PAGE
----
For decades, among the most enduring questions for ecologists have been: “Why do species live where they do? And what are the factors that keep them there?” A Princeton University-based study featured on the February cover of the journal Ecology could prove significant in answering that question, particularly for animals in the world’s temperate mountain areas. (more…)
Tag Archives: himalayas
A new study into how the world’s highest flying bird, the bar-headed goose, is able to survive at extreme altitudes may have future implications for low oxygen medical conditions in humans. (more…)
Ethnic segregation in nations straddling the world’s highest terrains may be reinforced by the biological tolerance different peoples have to altitude, according to one of the first studies to examine the effect of elevation on ethnic demographics.
Research from Princeton University published in the journal Applied Geography suggests that people native to low-lying areas can be naturally barred from regions such as the Tibetan Plateau, the Andes or the Himalayas by altitude sickness, which is caused by low oxygen concentration in the air and can be life-threatening. As a result, the homogeny of the local population can increase with elevation. In nations shared by people of high- and lowland extractions, this separation can potentially increase ethnic tension. (more…)
On the night of Aug. 5, 2010, as residents slept, water began rushing through Leh, an Indian town in a high desert valley in the Himalayas.
Average total rainfall in the area for August is about a half-inch. During this 24-hour period more than 8 inches fell, causing severe damage and leaving 193 dead, hundreds missing and thousands homeless.
“Flash flooding events don’t happen often but when they do they are some of the scariest, most dangerous and quickest natural disasters that can happen,” said Kristen Rasmussen, a University of Washington graduate student in atmospheric sciences. “But now that we know what types of conditions to look out for, flash flood warnings in remote regions of India might be possible.” (more…)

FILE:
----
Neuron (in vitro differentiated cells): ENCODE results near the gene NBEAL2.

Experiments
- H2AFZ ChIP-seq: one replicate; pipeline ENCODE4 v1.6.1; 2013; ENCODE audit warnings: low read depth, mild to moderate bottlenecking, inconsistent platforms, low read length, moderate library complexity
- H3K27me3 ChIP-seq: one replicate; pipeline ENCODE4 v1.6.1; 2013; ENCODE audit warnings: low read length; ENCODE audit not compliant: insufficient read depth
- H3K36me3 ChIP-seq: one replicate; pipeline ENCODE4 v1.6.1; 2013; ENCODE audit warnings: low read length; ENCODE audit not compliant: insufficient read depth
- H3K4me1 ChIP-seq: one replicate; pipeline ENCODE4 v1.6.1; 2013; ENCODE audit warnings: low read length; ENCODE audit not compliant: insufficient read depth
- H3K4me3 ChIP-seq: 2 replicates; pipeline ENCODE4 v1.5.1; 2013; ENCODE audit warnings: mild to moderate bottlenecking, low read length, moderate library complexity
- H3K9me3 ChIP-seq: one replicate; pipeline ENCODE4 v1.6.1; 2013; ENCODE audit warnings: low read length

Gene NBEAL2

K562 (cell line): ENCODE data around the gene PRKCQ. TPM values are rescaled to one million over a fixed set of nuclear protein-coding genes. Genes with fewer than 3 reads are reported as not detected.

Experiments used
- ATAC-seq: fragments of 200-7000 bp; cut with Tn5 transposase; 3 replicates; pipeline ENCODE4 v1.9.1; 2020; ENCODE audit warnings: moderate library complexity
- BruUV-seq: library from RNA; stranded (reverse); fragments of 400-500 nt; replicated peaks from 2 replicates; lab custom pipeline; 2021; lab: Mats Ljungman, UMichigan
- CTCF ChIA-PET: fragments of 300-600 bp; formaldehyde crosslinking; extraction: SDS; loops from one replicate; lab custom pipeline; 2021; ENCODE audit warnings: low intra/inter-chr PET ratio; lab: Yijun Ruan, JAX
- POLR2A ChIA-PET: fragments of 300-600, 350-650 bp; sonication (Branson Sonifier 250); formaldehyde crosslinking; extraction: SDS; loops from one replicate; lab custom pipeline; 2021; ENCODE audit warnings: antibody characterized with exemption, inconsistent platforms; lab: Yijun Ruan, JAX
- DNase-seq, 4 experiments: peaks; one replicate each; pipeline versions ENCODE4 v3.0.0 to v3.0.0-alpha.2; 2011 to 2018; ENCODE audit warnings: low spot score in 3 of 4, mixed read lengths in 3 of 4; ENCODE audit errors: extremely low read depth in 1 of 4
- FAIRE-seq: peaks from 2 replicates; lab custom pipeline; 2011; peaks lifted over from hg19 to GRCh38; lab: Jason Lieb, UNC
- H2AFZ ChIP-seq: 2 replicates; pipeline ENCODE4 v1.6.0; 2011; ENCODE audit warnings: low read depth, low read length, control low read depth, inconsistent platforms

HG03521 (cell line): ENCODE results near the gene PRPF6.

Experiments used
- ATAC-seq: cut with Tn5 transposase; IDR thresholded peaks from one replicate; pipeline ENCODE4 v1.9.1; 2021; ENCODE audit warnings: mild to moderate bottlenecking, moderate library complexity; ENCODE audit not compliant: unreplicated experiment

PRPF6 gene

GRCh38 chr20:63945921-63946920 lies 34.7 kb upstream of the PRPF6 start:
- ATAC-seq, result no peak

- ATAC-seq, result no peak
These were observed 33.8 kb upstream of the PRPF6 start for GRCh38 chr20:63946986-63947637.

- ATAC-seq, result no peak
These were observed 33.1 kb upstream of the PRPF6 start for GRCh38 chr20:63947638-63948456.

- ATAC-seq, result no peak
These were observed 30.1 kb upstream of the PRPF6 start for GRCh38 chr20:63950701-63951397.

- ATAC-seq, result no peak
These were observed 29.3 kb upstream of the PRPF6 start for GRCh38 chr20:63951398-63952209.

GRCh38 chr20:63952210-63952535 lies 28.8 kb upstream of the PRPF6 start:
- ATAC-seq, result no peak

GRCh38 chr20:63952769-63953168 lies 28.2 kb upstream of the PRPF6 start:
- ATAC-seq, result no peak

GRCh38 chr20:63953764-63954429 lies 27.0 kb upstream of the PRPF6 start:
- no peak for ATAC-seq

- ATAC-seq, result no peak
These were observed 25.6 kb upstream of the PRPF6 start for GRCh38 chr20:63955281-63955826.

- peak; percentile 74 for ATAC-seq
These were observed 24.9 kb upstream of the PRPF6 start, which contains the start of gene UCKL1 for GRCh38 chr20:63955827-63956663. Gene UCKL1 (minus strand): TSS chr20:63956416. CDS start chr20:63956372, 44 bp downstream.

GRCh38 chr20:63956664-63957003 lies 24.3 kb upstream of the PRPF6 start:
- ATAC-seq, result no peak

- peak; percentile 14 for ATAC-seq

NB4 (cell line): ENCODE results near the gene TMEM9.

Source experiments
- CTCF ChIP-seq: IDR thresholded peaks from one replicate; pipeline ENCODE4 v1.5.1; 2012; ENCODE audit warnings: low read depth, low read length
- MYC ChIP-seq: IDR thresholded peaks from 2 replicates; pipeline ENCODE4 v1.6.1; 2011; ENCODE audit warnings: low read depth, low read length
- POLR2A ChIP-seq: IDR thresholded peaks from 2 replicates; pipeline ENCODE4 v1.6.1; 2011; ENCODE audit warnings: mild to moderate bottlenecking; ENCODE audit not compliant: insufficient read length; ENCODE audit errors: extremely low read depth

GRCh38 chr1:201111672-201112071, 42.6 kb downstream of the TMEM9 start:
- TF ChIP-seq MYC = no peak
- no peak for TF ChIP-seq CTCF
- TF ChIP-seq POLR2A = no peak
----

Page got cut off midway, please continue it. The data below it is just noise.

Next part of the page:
For years, many scientists had thought that plate tectonics existed nowhere in our solar system but on Earth. Now, a UCLA scientist has discovered that the geological phenomenon, which involves the movement of huge crustal plates beneath a planet’s surface, also exists on Mars.
“Mars is at a primitive stage of plate tectonics. It gives us a glimpse of how the early Earth may have looked and may help us understand how plate tectonics began on Earth,” said An Yin, a UCLA professor of Earth and space sciences and the sole author of the new research. (more…)
PASADENA, Calif. – By 2100, global climate change will modify plant communities covering almost half of Earth’s land surface and will drive the conversion of nearly 40 percent of land-based ecosystems from one major ecological community type – such as forest, grassland or tundra – toward another, according to a new NASA and university computer modeling study.
Researchers from NASA’s Jet Propulsion Laboratory and the California Institute of Technology in Pasadena, Calif., investigated how Earth’s plant life is likely to react over the next three centuries as Earth’s climate changes in response to rising levels of human-produced greenhouse gases. Study results are published in the journal Climatic Change. (more…)
Woods Hole Oceanographic Institution (WHOI) scientists have found that carbon is stored in the soils and sediments of the Ganges-Brahmaputra basin for a surprisingly long time, making it likely that global warming could destabilize the pool of carbon there and in similar places on Earth, potentially increasing the rate of CO2 release into the atmosphere.
The study, published in the current online edition of Nature Geoscience, examined the radiocarbon content of river sediments collected from the Ganges-Brahmaputra system draining the Himalayas. The basin, the scientists say, “represents one of the largest sources of terrestrial biospheric carbon to the ocean.” (more…)